The U.S. Supreme Court has unanimously ruled that non-citizens who have been granted temporary humanitarian relief from deportation, known as Temporary Protected Status, and who came to the United States without being “inspected and admitted,” cannot apply to become lawful permanent residents through the adjustment of status application process.

The Court’s decision means that permanent resident status will not be available to these individuals unless Congress amends the applicable legislation.

Sanchez v. Mayorkas

According to the Supreme Court’s opinion, written by Justice Elena Kagan, the TPS program

provides humanitarian relief to foreign nationals in the United States who come from specified countries. The Government may designate a country for the program when it is beset by especially bad or dangerous conditions, such as arise from natural disasters or armed conflicts. The country’s citizens, if already present in the United States, may then obtain TPS [Temporary Protected Status]. That status protects them from removal and authorizes them to work here for as long as the TPS designation lasts. A person’s unlawful entry into the United States will usually not preclude granting him TPS. And relevant here, the TPS provision states: “[F]or purposes of adjustment of status under section 1255,” a person given TPS “shall be considered as being in, and maintaining, lawful status as a nonimmigrant.”

In 1997, Jose Santos Sanchez entered the United States from El Salvador without being “inspected and admitted” as required by U.S. immigration law. In 2001, the United States granted TPS designation to El Salvador because of severe earthquakes in that country. Mr. Sanchez applied for and obtained TPS that year and has kept his status current. In 2014, he applied for an “adjustment of status” to allow him to become a lawful permanent resident of the United States. The U.S. Citizenship and Immigration Services denied his application on the ground that his initial entry into the United States was not lawful. According to the USCIS, Section 1255(a) of the Immigration and Nationality Act provides that an “adjustment of status” is available only to non-citizens who were “inspected and admitted or paroled into the United States.”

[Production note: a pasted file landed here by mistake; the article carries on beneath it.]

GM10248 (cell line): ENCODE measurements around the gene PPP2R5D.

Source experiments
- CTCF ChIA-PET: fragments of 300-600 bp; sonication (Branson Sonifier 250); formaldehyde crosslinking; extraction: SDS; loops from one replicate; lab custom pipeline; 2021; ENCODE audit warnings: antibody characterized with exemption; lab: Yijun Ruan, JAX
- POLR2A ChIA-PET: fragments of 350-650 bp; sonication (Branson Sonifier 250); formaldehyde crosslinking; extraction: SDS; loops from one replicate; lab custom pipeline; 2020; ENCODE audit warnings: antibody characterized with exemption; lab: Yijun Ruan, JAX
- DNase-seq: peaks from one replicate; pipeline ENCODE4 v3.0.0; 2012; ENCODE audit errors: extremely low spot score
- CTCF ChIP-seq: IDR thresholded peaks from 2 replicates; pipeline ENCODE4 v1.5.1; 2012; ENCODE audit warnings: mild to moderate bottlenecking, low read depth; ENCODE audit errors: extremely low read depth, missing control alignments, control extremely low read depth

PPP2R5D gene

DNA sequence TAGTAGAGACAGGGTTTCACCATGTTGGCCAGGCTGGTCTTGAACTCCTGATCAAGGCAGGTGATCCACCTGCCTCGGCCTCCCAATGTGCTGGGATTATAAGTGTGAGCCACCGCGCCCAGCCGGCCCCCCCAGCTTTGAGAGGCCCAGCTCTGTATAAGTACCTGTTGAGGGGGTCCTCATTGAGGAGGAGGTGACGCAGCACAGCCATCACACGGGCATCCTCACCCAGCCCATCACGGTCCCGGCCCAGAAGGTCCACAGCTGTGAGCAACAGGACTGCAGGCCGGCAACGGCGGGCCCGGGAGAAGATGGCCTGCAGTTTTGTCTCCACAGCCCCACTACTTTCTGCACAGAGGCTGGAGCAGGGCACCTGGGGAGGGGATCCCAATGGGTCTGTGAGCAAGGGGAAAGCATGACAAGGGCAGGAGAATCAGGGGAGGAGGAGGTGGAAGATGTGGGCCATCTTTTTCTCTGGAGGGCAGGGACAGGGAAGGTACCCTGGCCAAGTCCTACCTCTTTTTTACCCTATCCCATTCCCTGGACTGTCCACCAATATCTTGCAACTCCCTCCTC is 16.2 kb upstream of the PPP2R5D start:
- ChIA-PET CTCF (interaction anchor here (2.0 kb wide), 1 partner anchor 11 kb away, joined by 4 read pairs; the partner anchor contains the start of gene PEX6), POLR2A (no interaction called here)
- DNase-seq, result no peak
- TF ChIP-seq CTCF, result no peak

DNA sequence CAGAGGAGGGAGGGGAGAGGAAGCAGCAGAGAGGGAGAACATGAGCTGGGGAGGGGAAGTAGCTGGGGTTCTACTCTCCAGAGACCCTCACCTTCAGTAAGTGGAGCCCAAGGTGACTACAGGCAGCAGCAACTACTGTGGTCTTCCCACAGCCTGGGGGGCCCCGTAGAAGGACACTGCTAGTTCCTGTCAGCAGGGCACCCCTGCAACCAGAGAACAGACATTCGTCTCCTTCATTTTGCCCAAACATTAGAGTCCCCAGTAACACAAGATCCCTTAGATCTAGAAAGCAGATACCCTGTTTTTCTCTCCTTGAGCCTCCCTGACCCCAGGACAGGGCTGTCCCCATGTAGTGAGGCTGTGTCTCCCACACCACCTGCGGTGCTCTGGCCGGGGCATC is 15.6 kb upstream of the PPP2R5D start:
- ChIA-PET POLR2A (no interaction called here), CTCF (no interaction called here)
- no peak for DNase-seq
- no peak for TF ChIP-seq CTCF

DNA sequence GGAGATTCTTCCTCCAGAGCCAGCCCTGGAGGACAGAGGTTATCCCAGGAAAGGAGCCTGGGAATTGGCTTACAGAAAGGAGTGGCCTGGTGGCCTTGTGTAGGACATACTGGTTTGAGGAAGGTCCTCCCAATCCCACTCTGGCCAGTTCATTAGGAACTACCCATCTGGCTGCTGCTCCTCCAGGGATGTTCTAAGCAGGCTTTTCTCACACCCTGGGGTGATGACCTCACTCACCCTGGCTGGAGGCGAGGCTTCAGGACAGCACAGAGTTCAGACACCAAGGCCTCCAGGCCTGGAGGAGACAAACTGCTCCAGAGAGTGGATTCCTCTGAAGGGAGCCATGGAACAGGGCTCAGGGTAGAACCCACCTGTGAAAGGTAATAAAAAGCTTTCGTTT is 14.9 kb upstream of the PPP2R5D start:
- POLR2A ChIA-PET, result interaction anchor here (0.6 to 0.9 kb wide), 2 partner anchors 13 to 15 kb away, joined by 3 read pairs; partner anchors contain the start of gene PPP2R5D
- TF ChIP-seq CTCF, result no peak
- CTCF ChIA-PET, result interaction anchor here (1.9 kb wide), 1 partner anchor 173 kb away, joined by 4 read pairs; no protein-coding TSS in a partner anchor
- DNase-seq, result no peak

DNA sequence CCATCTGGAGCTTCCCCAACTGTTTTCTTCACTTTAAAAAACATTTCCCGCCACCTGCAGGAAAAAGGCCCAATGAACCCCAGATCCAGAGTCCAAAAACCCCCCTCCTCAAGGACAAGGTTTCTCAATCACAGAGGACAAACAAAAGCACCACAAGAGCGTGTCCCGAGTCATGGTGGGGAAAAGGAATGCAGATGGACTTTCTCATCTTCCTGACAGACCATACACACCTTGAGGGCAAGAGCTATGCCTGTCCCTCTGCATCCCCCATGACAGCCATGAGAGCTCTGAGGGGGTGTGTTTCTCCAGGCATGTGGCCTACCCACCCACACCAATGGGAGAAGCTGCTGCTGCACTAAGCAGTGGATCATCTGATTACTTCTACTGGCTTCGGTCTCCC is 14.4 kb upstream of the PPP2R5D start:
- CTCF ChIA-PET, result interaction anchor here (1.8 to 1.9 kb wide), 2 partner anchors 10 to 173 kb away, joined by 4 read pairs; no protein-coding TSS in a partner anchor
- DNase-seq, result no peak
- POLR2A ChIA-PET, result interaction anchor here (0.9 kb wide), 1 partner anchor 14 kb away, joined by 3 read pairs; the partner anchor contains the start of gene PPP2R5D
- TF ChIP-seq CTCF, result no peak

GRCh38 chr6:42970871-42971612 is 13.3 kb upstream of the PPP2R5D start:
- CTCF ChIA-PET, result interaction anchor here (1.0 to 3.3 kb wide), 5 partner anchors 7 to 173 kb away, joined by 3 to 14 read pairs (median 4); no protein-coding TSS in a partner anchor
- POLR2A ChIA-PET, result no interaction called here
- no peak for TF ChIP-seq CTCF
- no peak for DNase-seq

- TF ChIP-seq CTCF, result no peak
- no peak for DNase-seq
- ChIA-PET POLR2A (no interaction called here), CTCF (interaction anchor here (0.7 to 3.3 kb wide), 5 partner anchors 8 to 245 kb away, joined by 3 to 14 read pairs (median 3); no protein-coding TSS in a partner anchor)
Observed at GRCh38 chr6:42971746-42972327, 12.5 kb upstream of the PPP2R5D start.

Mr. Sanchez appealed, contending that the statute provided for adjustment of status even if the non-citizen had not been “inspected and admitted or paroled” before entry into the United States. He cited Section 1254a(f)(4) of the INA, which provides, “For purposes of adjustment of status under Section 1255…,” a TPS holder “shall be considered as being in, and maintaining, lawful status as a nonimmigrant.” Mr. Sanchez argued that this language grants a TPS holder status equivalent to that of a nonimmigrant who has been “inspected and admitted.”

A federal district court judge in New Jersey agreed with Mr. Sanchez, and granted him summary judgment. However, the U.S. Court of Appeals for the Third Circuit reversed. According to the Third Circuit, Section 1254(a)(f)(4) refers to “status” but does not mention “admission,” and immigration law historically has recognized “status” and “admission” as distinct concepts in the law.

The Supreme Court agreed with the Third Circuit. Justice Kagan’s opinion distinguishes “status” and “admission” by stressing that “Section 1255 generally requires a lawful admission before a person can obtain [lawful permanent resident]” status. (Emphasis added.) Because Mr. Sanchez was not initially admitted lawfully to the United States, he cannot be eligible for an adjustment of status despite his valid TPS.


The Sanchez decision does not affect the continued TPS status of individuals who entered the United States illegally. Nor does it prevent them from seeking waivers of illegal entry and, if the waivers are granted, the ability to apply abroad for immigrant visas to the United States. However, individuals with TPS who initially entered the United States illegally will not be able to apply for adjustment of status to become lawful permanent residents of the United States unless Congress changes the law. Although Congress has acted in the past to change laws after unpopular Supreme Court decisions, it is not clear whether it will do so in this case. It is also not clear that Congress would have the will to amend immigration law in today’s polarized political environment.

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